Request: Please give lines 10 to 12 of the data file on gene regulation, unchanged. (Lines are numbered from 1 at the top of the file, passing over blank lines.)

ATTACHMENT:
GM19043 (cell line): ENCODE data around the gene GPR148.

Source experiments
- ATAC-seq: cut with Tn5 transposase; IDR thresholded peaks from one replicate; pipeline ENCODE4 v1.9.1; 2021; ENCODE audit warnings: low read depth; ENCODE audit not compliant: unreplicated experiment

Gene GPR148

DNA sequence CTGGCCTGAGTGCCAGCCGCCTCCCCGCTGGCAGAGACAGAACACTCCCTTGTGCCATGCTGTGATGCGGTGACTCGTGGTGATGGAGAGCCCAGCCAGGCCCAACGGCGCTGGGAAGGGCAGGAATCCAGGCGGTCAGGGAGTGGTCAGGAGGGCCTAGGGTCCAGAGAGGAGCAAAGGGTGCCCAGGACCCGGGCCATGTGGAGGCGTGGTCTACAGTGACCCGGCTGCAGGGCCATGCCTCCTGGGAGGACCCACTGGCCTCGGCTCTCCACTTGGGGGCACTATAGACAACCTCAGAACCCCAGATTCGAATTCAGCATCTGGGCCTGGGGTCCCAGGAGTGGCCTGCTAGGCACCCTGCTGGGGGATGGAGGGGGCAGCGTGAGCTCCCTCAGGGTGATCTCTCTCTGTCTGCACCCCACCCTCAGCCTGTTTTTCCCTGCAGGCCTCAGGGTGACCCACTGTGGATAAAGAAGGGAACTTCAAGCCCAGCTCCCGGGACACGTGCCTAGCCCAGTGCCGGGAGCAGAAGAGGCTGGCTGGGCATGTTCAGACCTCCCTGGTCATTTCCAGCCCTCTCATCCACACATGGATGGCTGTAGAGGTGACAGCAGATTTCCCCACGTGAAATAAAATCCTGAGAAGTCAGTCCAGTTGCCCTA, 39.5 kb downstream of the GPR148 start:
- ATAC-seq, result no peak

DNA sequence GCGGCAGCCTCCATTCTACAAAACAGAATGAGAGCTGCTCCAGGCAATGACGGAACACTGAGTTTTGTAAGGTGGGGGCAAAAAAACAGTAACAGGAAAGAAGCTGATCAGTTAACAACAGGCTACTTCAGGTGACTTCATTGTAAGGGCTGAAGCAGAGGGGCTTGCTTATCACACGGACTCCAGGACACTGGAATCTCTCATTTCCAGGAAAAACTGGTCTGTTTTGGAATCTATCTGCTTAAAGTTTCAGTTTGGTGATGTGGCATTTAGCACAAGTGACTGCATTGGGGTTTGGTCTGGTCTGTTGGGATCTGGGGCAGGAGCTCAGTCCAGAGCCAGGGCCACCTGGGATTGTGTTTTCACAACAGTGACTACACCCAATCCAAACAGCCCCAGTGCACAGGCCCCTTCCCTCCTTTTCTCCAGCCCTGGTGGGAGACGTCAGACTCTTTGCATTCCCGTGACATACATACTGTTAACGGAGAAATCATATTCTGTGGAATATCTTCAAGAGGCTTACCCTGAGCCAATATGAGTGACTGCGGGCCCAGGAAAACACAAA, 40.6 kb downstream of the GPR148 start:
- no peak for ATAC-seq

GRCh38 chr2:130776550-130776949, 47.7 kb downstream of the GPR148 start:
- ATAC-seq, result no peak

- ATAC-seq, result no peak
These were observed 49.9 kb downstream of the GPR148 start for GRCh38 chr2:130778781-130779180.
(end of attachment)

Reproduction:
- ATAC-seq, result no peak

- ATAC-seq, result no peak
These were observed 49.9 kb downstream of the GPR148 start for GRCh38 chr2:130778781-130779180.